Will You Still Like Me if I Become a Minimalist?

Posted by: Kelly Murphy-Briley

Hi friends!  Been out-of-town enjoying the beautiful
Ozarks for Spring Break, but am now back and I
wanted to add my two cents to a subject I have read
about via internet. There seems to be some talk about
whether a person can keep his/her friends,
and still be a minimalist
. I haven’t really had
any negative feedback, except from folks reacting
by saying they need to get rid of stuff too! (Plus,
they are probably thinking, “It’s about darn time.”)
When I share with others my newfound philosophy
of trying to live simply, not one person has told me
he wishes he had more stuff.
I have always known I wanted to live more simply…
Who do you know that  wants a more complicated life?
Like any great life change, if minimalism is to
work, it has to become a daily thing
.
Little by little, things stay picked up.
Even a 15-minute pick up will help with clutter.

Most people just react to my becoming a minimalist
by saying how much they too, need to sort through
and discard their unused items.   Even in these
tough economic times, it seems EVERYONE
has stuff they need to chunk. But I can speak
only from my American perspective.

For me, the big question, was how did
I get here? How did I accumulate so
much stuff, and why? And how do I
get motivated to get rid of what I don’t
need? One of the things that helped
me deal with those questions, was
to pick a section of the house to work
on each week. I like to clean from the
top down, so I started with the attic.

First, I put a big box, on the ground floor,
right below the attic entrance, and what
I wanted to donate I put in the big box.
Anything I wanted to keep, I put in a
different bag, and later converted to
one of the GIANT ZIPLOCKS. I didn’t
label it, because the fabulous GIANT
ZIPLOCKS are transparent, so there’s
no need to label!  Then, after I had gone
through the attic, I started sorting through
the box.  Anything I thought I could give
to someone I knew, I put in a separate
bag; anything I wanted to donate to
Goodwill, I put in a bag, and immediately
stored in my car trunk. Anything I was
unsure about, I left in the attic, until the
next time I had time to get to it. Then, I t
ook the two bags to my car. I went immediately
to Goodwill, or to the lucky recipient’s abode.
Note that I did this that day, so as not to
create a cluttered car trunk.
Note to self,  tackle the closets.
And as to the why.. I have read people keep
things, and buy things to fill a void. I guess,
having lots of stuff made me feel better
about myself, and richer.
But in the process of accumulating things,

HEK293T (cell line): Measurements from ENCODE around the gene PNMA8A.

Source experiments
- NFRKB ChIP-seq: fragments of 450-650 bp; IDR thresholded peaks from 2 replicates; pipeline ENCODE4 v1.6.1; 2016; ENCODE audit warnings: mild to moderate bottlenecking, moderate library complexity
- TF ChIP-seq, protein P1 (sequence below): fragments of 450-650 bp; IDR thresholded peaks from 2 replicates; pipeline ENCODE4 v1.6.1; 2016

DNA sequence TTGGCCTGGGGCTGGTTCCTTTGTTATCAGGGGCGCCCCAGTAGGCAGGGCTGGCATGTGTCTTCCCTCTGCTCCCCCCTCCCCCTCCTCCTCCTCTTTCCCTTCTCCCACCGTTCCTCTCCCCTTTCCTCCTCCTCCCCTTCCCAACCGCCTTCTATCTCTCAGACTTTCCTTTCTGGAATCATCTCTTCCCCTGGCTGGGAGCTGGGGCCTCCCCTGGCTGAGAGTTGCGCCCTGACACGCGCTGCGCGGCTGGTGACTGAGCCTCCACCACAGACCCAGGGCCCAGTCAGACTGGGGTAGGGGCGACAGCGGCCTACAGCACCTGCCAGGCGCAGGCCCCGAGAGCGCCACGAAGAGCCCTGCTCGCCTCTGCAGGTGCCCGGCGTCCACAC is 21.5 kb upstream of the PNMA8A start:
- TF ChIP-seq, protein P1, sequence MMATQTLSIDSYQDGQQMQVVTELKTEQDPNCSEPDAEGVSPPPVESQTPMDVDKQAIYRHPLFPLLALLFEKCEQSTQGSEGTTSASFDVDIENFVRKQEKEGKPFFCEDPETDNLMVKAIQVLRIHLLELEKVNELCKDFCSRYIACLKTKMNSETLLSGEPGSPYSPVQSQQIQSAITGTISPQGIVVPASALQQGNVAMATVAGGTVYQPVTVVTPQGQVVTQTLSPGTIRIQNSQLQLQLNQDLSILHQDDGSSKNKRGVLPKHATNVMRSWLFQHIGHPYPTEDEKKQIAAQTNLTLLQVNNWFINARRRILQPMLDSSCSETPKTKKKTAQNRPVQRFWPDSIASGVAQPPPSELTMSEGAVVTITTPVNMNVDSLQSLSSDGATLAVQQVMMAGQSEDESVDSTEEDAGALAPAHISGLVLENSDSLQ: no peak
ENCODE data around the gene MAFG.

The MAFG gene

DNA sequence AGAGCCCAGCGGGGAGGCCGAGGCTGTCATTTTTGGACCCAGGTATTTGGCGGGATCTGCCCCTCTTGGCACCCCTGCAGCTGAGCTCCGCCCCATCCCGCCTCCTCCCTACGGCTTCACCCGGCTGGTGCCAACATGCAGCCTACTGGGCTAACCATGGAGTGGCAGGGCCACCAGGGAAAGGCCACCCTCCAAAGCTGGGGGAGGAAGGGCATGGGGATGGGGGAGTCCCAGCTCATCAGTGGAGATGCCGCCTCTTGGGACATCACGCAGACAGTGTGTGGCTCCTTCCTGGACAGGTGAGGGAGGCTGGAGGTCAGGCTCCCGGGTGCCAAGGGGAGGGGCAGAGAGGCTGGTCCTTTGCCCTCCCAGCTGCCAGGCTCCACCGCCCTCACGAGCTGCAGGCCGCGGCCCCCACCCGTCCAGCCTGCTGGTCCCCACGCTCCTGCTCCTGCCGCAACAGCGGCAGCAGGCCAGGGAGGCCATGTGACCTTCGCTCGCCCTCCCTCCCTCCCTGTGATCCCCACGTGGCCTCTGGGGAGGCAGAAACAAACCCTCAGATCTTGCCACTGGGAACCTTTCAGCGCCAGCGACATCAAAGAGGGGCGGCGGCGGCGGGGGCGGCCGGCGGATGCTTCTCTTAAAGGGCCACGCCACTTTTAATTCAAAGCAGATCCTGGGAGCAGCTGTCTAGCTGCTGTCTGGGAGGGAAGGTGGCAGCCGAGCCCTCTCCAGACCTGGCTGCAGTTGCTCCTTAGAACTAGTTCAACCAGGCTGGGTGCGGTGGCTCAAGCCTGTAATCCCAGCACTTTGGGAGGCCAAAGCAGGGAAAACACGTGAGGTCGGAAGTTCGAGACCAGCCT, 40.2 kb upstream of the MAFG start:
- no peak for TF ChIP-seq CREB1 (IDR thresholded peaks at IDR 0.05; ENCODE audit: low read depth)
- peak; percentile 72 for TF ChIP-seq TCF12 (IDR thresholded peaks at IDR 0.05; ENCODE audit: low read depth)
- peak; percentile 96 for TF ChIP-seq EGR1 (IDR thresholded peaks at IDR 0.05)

clutter began to become a weight around
my neck. It was like being choked, emotionally.
Not dealing with it was holding me back from
the changes I need to make.
I had heard people say how “freeing” it
was to give stuff away, get rid of things,
and live with less. Yeah, yeah, yeah……..
Until I experienced that feeling it was hard
to explain or understand. Once you do,
it is a good feeling!  This is not to say I
had never donated anything, but it had
just been easier to write a check.  But that
‘feeling’ did increase my motivation.
As for the psychology of it, I guess I selfishly
became a minimalist to make myself feel
better.  I also do nut want to leave a bunch
of stuff for my family to have to sort through,
if something were to happen to me.  I  didn’t
want them to experience added stress that
coping with my lose would bring.  Discarding
unused items the beginning of my minimalism,
but my learning why I have to keep what I have,
will  help me keep stuff to a minimum.
The trick, I think, is to live with only what
you need and really love.
And if there is truth
to what I have read about clutter stunting creativity,
then I am hoping to become more creative along my journey.

That will hopefully help me keep the friends I have, and develop some new  friendships as well.
So, what about you? What is your most annoying clutter challenge?
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3 Comments (+add yours?)

  1. Trackback: Do You Have Your Stuff or Does It Have You? « mooving2minimalism
  2. marv53
    Mar 23, 2011 @ 03:55:02

    Materialism eventually controls your life. To shed the collection of unnecessary stuff has to be liberating. Your blog is motivating and makes me want to lighten my load. Not necessarily to live in a cardboard box, but to feel the freedom of less. Lose friends for that, oh well!

    Reply

    • mooving2minimalism
      Mar 23, 2011 @ 14:09:57

      Marv53, I agree! Materialism can definetely be life-controlling, as can consumerism. Thank you for the compliment about my blog! I’m with you. I don’t want to live in a cardboard box, but- yes, there is a freedom to having less. And yes, if you have to lose friends over that, it may be time for some NEW FRIENDS! Feel free to share your thoughts anytime~

      Reply

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